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Diabetes Special Report

Traveling Safely With Diabetes

Having diabetes shouldn't get in the way if you want to see Paris, take a cruise, or simply spend time with your grandchildren in another state. Here’s practical advice to help you travel safely with diabetes.

First Stop: Your Doctor's Office: Schedule a visit with your physician some weeks before taking an extended trip. Be sure your regular vaccinations are up-to-date, and check on what medications or vaccinations are recommended before visiting certain parts of the world. The Centers for Disease Control and Prevention (CDC) has the latest information on vaccination and medication recommendations; visit wwwn.cdc.gov/travel/default.aspx. (The American Diabetes Association [www.diabetes.org/home.jsp] and the National Diabetes Education Program [www.ndep.nih.gov/] also have good information on traveling.) In addition:

  • Get a signed letter from your doctor stating that you have diabetes and listing the medical supplies you require, such as insulin, syringes, pumps, or lancets. Carry this letter with you when you travel.
  • If you don't already have a bracelet, necklace, or some other form of identification showing that you have diabetes, now is a good time to get one.
  • Be sure you have more than enough diabetes medication in case of an emergency.
  • Ask your doctor how your travel plans will affect your diabetes medication requirements. With most pills, it is reasonable to gradually change the time you take them if you cross many time zones. If you take only one shot of long-acting insulin a day, you will have to gradually change the timing of that shot -- for instance, increasing the time between shots by three to six hours every 24 hours. Most people are on long-acting and short-acting insulin. Our recommendation is to test frequently and take the short-acting insulin before every meal, whatever time that may be, with adjustments made in the dose if your blood glucose is higher or lower than usual.
  • If you are traveling to a country where English is not widely spoken, learn how to say, "I have diabetes" and "Please get me to a hospital" in the native language of each country you plan to visit.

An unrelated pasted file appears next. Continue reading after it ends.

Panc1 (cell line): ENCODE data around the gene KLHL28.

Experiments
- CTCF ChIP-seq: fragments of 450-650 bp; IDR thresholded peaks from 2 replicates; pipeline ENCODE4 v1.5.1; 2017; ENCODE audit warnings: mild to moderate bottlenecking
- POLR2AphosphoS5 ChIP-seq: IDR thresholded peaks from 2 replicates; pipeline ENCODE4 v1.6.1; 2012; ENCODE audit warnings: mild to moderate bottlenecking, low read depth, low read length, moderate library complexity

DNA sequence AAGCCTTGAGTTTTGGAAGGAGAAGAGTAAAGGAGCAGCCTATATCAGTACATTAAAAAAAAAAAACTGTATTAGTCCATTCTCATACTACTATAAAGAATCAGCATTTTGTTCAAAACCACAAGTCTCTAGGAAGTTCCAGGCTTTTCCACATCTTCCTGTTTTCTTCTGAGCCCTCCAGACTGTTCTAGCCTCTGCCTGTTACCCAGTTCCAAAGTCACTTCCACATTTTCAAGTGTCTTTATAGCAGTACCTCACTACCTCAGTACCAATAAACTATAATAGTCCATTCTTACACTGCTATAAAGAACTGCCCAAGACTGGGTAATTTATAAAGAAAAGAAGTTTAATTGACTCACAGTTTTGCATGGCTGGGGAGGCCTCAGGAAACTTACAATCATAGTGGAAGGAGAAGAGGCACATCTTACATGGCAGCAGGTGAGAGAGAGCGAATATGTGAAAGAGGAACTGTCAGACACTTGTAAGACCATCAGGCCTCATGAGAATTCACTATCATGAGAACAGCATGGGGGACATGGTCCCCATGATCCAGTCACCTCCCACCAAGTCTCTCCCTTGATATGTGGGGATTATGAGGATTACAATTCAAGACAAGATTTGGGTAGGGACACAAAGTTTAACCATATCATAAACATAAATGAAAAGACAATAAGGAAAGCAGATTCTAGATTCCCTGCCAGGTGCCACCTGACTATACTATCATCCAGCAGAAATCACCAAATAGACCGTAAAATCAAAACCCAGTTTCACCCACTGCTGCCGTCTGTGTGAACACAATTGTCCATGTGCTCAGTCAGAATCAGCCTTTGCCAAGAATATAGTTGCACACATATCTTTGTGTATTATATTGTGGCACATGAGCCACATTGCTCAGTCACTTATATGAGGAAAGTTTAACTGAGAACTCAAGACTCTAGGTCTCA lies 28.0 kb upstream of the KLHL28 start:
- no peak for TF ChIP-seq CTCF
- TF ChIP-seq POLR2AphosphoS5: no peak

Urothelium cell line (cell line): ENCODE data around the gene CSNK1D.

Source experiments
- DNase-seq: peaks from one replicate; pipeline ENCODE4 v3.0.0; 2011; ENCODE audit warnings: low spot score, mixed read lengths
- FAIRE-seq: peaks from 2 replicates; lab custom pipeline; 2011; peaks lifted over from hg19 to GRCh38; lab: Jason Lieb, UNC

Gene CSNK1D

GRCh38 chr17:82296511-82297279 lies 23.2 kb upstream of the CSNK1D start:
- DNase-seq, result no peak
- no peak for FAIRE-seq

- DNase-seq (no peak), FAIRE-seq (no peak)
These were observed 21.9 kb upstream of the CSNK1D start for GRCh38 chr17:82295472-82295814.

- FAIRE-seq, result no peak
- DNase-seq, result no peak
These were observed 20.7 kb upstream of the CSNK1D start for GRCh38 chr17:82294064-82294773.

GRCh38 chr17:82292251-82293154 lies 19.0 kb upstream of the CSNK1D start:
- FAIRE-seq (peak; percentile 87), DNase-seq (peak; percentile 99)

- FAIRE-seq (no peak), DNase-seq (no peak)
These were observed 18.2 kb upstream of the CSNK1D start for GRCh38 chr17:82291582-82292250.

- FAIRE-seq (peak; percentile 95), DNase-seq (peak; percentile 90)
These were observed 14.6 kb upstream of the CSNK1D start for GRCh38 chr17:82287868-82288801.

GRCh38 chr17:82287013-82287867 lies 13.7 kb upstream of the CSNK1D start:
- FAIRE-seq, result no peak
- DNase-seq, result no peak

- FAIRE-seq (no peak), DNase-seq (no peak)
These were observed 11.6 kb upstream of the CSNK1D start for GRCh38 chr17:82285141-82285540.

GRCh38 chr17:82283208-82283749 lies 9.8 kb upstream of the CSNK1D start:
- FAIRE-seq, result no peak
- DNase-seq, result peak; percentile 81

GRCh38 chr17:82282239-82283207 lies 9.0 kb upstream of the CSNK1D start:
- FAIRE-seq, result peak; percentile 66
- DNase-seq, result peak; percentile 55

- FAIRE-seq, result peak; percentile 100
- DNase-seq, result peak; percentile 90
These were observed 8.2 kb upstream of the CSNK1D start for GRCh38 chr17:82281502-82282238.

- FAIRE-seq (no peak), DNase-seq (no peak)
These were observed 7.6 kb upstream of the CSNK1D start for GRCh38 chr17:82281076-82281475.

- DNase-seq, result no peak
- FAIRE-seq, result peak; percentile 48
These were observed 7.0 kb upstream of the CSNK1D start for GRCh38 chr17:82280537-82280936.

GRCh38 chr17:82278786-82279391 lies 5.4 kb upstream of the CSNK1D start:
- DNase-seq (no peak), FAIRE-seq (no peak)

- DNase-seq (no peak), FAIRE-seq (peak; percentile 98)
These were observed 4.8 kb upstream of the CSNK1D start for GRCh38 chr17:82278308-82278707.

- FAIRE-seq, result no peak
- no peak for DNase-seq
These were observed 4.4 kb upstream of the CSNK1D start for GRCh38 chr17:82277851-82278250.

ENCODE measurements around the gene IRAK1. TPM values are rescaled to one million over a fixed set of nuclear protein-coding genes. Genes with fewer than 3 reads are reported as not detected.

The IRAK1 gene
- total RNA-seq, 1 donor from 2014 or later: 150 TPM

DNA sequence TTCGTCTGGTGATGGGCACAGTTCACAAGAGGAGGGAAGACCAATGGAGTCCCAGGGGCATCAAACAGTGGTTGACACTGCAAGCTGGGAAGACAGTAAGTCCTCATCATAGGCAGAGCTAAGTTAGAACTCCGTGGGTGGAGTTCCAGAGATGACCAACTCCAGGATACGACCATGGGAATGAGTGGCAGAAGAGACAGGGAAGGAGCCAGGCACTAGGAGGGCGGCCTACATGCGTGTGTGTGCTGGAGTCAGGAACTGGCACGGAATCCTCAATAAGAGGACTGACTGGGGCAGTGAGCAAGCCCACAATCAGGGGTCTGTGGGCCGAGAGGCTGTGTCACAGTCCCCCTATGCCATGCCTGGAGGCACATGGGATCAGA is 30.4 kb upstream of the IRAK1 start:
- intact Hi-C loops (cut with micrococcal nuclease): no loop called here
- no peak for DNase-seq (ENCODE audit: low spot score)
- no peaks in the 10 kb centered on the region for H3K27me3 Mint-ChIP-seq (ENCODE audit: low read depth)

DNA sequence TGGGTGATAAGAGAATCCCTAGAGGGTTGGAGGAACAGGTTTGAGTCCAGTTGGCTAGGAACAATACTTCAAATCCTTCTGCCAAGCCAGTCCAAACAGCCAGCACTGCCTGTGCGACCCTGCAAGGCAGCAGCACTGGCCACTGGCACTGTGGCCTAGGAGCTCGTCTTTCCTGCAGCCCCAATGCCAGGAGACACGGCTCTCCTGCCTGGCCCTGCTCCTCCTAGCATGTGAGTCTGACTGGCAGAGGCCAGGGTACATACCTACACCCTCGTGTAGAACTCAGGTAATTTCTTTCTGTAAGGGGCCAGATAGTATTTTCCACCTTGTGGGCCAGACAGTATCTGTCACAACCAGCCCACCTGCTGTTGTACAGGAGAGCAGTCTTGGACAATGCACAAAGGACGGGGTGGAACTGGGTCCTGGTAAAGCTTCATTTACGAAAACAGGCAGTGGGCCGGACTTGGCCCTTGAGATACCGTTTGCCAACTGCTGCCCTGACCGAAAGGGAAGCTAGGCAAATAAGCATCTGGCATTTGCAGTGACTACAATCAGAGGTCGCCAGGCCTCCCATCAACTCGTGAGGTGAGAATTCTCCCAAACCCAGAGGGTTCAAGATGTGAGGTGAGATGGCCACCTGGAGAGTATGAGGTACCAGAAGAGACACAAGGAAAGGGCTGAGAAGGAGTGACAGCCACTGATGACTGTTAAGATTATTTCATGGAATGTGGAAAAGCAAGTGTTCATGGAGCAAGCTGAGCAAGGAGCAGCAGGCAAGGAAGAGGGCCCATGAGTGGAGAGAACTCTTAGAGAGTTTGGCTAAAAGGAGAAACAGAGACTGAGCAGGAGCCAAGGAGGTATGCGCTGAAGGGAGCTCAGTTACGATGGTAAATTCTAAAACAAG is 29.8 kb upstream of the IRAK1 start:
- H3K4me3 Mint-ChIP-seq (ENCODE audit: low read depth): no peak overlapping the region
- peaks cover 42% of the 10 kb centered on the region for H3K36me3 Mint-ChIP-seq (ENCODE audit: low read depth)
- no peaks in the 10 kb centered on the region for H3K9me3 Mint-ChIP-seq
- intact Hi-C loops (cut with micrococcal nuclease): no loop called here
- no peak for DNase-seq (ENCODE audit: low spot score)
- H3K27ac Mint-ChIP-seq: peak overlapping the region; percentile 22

• If you do need medical treatment while abroad, it's best to know ahead of time how to get it. One good source is the International Association for Medical Assistance to Travellers (IAMAT) website, www.iamat.org, which features a directory of qualified, English-speaking physicians around the world.

Pack Right. If you are flying, your diabetes supplies should be in your carry-on bag. Here are diabetes essentials to pack:

Insulin and oral diabetes medication. Take twice as much insulin and oral medication as you would normally need for the duration of your trip. Insulin stays good for about a month at room temperature, but extreme temperatures will damage insulin and may make it entirely inactive. Don’t keep insulin in a suitcase that will be stowed in the cargo compartment of a plane that may freeze, and don't leave it in the glove compartment or trunk if you're in a car that may overheat. Be sure that all insulin and injectors are in their original packaging with their brand labels. Keeping all of your insulin, syringes, and other tools for diabetes management in a separate pouch can make security screening easier.

Syringes, lancets, and test strips. As with diabetes medications, double up on syringes, lancets, and blood glucose and urine ketone test strips, too. You can bring an unlimited number of unused syringes in your carry-on bag as long as they are accompanied by insulin or other medication that requires injection. Bring some extra batteries for your equipment, since you never know when you'll need them.

Emergency medical kit. Include such items as glucagon to treat hypoglycemia (make sure one of your travel partners knows how to administer it), other prescription medications, over-the-counter pain relievers, a first-aid manual, anti-diarrheal medicine, insect repellent, sunscreen, and talcum powder (to keep your feet dry if you're doing lots of walking).

And finally … Bring a diabetes identification card or a medical alert necklace or bracelet (if you're not already wearing one). If your insurance policy covers emergencies abroad, bring necessary insurance paperwork. You have to plan what to carry with you at all times, too. Never leave the hotel without some source of sugar you can use if your glucose drops. Be careful to take your insulin, pills, and testing supplies with you every day in case there is a delay getting back to your home base.

Posted in Diabetes on October 22, 2009

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